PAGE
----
AV8AJET From United States of America, joined Sep 2003, 1265 posts, RR: 1 Posted (9 years 2 months 1 week 12 hours ago) and read 2277 times:
Does any think the shipping companies will ever look into converting passenger CRJ's or ERJ's into package freighters? It would seem to me as a possible future "box hauler." Who would have thought that planes like the L-1011 and DC-9's would be converted later to carry cargo. I also wonder about aircraft like the A320 series and I know there has been talk of the B777 as a freighter. Anyone else think this could happen?
N863DA From United States of America, joined Sep 2004, 48 posts, RR: 6 Reply 1, posted (9 years 2 months 1 week 11 hours ago) and read 2203 times:
As someone with a great deal of interest in Air Cargo Logistics, I have two responses to this.
On one level (that of an enthusiast), the idea of a CRJ-F is a cool idea. It would allow "all jet" operations for cargo.
HOWEVER, on an economically feasibility level, there are major problems with this. For one, cargo is often not time sensitive. If it is, however, it is usually not time-sensitive to within an hour or so. This is the only difference in timing that you would get from a CRJ in comparison to an ATR, for example, even on its longest feasible routes (~600nm or so).
By extension, regional jets have higher cost per ASM -CASM - (or, in the case of cargo, cost per available ton mile - CATM) than their turboprop counterparts. In pax service, this is made up for because jet aircraft tend to produce more revenue than props, partly because they stimulate pax traffic to some extent, and because people are willing to pay slightly more, in general, for RJ service over propjets.
However, cargo cares little about whether it gets there by prop or by jet, and the time difference between an RJ and an ATR-72 is neglible for this cargo transportation. Add to that the operating restrictions (such as runway condition, etc.) that RJs have over aircraft such as the EMB-120 and the ATR-72 utility aircraft, and the advantage of RJs in freight service over aircraft like the ATR-72, become a disadvantage.
N863DA From United States of America, joined Sep 2004, 48 posts, RR: 6 Reply 4, posted (9 years 2 months 1 week 11 hours ago) and read 2145 times:
The CRJ could carry an equivalent load to, say, the ATR-42 freighter, and certainly one larger than the EMB-120 utility aircraft (both of which are in use in various parts of the world).
However, the economics of the aircarft, as stated above, would likely simply not hold water. You also raise an interesting point that the acquisition costs, as another part of the overall economic picture, are not favorable toward the CRJ as a freighter.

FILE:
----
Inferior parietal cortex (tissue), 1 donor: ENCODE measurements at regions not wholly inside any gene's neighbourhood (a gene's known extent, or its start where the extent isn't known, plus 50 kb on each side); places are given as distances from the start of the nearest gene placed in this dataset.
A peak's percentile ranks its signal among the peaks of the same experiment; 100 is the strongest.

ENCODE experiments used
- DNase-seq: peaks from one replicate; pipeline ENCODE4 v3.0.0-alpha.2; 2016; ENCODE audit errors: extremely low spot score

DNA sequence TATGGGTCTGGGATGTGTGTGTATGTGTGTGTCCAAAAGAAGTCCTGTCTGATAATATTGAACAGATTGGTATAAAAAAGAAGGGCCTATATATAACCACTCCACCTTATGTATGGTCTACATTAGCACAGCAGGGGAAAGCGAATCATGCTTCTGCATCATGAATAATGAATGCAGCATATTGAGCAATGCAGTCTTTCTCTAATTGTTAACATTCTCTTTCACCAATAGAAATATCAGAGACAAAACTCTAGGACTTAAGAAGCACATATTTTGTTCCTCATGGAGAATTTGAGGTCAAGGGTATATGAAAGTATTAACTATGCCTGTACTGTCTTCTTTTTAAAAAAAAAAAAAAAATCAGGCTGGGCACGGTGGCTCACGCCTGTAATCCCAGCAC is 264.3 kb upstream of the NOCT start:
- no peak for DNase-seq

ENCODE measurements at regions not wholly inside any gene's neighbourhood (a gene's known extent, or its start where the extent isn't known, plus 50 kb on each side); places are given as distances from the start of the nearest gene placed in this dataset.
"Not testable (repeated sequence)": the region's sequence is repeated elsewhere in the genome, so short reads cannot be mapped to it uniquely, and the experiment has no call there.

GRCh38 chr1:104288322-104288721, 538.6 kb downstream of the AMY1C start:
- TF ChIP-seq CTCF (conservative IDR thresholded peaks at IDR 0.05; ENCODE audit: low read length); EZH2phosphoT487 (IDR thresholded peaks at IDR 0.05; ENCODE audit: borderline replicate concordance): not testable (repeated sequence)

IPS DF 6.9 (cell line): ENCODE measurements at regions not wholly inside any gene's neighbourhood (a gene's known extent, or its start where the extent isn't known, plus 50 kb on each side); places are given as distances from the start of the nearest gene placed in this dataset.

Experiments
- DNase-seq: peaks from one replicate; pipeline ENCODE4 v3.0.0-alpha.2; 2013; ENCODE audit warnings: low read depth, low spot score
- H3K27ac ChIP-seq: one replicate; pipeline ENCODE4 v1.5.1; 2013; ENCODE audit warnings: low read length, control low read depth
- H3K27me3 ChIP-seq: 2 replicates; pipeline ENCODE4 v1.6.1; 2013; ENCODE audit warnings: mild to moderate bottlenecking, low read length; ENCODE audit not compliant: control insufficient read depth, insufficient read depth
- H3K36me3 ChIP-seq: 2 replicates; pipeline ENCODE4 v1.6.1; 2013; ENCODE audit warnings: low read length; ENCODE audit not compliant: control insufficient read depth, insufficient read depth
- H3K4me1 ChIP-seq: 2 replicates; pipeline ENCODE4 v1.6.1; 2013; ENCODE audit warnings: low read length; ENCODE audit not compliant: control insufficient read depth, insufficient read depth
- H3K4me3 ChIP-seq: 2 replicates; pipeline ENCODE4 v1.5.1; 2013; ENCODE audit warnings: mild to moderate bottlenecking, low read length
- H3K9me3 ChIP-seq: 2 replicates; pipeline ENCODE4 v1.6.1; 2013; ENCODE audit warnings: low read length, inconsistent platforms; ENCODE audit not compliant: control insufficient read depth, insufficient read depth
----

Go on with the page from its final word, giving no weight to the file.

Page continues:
DLKAPA From , joined Dec 1969, posts, RR: Reply 5, posted (9 years 2 months 1 week 10 hours ago) and read 2098 times:
Well, economics has proven that it wouldn't work through specified uses, but the possibility of using CRJ's as freighters has it's merits. Think about this: Instead of waiting several hours or even days for packages to travel from Denver to Gunnison, instead FedEx or UPS or hell even a farcical "Great Lakes Cargo Service" could deliver packages in an hours time where a 727 is not needed.
Boeing Nut From , joined Dec 1969, posts, RR: Reply 6, posted (9 years 2 months 1 week 4 hours ago) and read 2013 times:
I think it's an intriuging idea. You could start service to a smaller market without having the costs of flying a larger aircraft.
But as N863DA stated is his post, (a good one by the way) a turboprop would be a better suited aircraft for such missions. ATR already offers thier aircraft in a cargo configuration. Pretty cool actually, it can carry LD3's.
Chriskam From Norway, joined Jun 2000, 44 posts, RR: 0 Reply 8, posted (9 years 2 months 1 week 4 hours ago) and read 1937 times:
I agree with the economics - today - but as 1000 CRJs become ageing in 20 years time, I bet you can buy them pretty cheep. Their ranger, rather than speed would be their main selling-point. But, I don't think we'll se freighter-conversions until 2015 at the earliest, and NO off-the-factory freighters. In Span Gestair does fly a fleet of Falcon 20s on freightflights.
PSU.DTW.SCE From United States of America, joined Jan 2002, 6867 posts, RR: 29 Reply 12, posted (9 years 2 months 6 days 17 hours ago) and read 1666 times:
A frieghter CRJ would be weight-restricted on its longest routes, thus limiting the range. Its narrow width severely limits the size of cargo. Also, the aircraft would be extremely difficult to fit with a side cargo door, due to the curvature of the fuselage and the placement of the wings.